Mr. Rodilosso has over 20 years of experience trading and managing risk in fixed income investment strategies, including more than 17 years covering emerging markets. Among the Market Vectors ETFs under his watch are Emerging Markets Aggregate Bond ETF (NYSE Arca: EMAGTM), Emerging Markets High Yield Bond ETF (NYSE Arca: HYEM®), Emerging Markets Local Currency Bond ETF (NYSE Arca: EMLC®), Fallen Angel High Yield Bond ETF (NYSE Arca: ANGL®), International High Yield Bond ETF (NYSE Arca: IHY®), Investment Grade Floating Rate ETF (NYSE Arca: FLTR®), Renminbi Bond ETF (NYSE Arca: CHLC®), and Treasury-Hedged High Yield Bond ETF (NYSE Arca: THHYTM). As of December 31, 2013 the total assets for these ETFs amounted to approximately $1.4 billion.

1EBITDA (Earnings Before Interest, Taxes, Depreciation, and Appreciation) a financial performance measure used to analyze and compare a company’s profitability.

Please note that the information herein represents the opinion of the portfolio manager and these opinions may change at any time and from time to time. Not intended to be a forecast of future events, a guarantee of future results or investment advice. Current market conditions may not continue. Information contained herein has been obtained from sources believed to be reliable, but not guaranteed. ©2014 Van Eck Global.

About Market Vectors ETFs

Market Vectors exchange-traded products have been offered since 2006 and span many asset classes, including equities, fixed income (municipal and international bonds) and currency markets. The Market Vectors family totaled $22.1 billion in assets under management, making it the seventh largest ETP family in the U.S. and 10th largest worldwide as of December 31, 2013.

Market Vectors ETFs are sponsored by Van Eck Global. Founded in 1955, Van Eck Global was among the first U.S. money managers helping investors achieve greater diversification through global investing. Today, the firm continues this tradition by offering innovative, actively managed investment choices in hard assets, emerging markets, precious metals including gold, and other alternative asset classes.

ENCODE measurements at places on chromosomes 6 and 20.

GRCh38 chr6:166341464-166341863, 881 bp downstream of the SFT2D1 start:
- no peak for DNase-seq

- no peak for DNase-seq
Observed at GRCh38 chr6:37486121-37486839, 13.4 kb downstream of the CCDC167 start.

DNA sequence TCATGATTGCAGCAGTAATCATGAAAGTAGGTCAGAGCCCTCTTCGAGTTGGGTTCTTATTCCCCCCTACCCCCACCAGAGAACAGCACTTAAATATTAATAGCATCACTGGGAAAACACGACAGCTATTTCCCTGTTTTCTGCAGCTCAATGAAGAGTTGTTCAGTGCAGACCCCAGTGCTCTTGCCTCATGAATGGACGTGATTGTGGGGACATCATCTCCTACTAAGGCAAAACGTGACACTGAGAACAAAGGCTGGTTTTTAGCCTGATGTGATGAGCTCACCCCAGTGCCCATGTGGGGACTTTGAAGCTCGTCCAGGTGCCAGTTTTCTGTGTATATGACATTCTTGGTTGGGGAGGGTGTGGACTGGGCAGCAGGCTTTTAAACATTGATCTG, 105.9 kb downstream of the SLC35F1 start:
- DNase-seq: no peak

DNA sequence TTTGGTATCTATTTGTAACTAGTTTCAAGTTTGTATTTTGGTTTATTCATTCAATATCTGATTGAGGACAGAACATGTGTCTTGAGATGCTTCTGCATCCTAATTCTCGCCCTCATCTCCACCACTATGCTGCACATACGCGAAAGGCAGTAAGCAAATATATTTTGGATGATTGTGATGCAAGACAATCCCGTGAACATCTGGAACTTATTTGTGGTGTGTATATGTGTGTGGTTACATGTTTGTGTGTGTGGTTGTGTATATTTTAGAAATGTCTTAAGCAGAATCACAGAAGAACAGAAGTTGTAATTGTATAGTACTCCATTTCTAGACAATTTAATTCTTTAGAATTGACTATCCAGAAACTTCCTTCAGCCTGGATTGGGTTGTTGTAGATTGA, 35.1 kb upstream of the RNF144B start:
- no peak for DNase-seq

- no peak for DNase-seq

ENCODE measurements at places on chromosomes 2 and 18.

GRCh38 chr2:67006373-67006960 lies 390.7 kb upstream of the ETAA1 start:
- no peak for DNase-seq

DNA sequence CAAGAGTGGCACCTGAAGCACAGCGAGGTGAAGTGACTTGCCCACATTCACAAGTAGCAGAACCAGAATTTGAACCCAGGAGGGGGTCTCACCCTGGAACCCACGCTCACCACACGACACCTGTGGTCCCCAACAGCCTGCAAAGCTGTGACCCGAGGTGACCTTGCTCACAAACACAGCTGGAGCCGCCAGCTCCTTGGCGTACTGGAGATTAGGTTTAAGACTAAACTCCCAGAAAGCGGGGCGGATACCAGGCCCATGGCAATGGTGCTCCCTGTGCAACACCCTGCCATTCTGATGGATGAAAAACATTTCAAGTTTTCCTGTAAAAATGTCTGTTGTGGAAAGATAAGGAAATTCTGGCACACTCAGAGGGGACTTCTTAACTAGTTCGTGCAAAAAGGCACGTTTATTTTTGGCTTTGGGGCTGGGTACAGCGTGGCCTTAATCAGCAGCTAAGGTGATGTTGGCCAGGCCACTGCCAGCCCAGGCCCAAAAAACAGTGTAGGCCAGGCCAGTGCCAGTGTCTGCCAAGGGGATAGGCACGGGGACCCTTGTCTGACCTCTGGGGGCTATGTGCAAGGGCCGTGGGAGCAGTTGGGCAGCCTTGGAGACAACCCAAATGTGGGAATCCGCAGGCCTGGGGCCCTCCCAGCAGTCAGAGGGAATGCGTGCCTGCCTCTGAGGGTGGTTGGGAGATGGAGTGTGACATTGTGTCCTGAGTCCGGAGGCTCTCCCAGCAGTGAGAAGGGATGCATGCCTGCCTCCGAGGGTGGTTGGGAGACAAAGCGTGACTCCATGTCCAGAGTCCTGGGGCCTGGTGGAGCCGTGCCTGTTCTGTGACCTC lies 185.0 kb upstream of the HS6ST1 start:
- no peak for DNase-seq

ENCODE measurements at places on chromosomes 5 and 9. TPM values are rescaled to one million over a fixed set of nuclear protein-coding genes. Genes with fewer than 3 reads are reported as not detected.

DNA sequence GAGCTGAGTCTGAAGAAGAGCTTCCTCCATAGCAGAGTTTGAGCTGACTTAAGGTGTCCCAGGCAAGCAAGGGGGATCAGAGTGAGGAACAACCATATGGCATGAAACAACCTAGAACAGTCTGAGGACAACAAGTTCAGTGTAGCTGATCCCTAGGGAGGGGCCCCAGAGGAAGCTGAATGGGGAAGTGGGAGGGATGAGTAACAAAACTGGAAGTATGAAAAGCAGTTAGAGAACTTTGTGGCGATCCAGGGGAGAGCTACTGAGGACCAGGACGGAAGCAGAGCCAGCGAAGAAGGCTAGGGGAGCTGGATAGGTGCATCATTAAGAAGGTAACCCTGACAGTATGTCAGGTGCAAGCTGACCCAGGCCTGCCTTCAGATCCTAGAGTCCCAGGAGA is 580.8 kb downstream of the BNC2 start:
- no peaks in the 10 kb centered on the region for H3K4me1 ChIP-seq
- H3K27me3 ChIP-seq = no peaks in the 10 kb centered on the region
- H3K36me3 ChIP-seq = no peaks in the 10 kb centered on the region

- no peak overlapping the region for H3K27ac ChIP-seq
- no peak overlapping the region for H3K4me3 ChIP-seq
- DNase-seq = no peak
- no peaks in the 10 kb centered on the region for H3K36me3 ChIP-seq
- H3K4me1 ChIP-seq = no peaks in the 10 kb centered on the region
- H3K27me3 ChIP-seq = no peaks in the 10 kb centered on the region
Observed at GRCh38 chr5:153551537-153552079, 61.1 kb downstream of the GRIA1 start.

There are risks involved with investing in ETFs, including possible loss of money. Shares are not actively managed and are subject to risks similar to those of stocks, including those regarding short selling and margin maintenance requirements. Ordinary brokerage commissions apply. Debt securities carry interest rate and credit risk. Interest rate risk refers to the risk that bond prices generally fall as interest rates rise and vice versa. Credit risk is the risk of loss on an investment due to the deterioration of an issuer's financial health. The Funds' underlying securities may be subject to call risk, which may result in the Funds having to reinvest the proceeds at lower interest rates, resulting in a decline in the Funds' income.

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Contacts

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212-473-4442
chris@macmillancom.com

Release Summary

J. C. Penney has received its share of negative attention, but might there be opportunity in the company's bonds? Market Vectors' Fran Rodilosso discusses

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Contacts

MacMillan Communications
Mike MacMillan/Chris Sullivan
212-473-4442
chris@macmillancom.com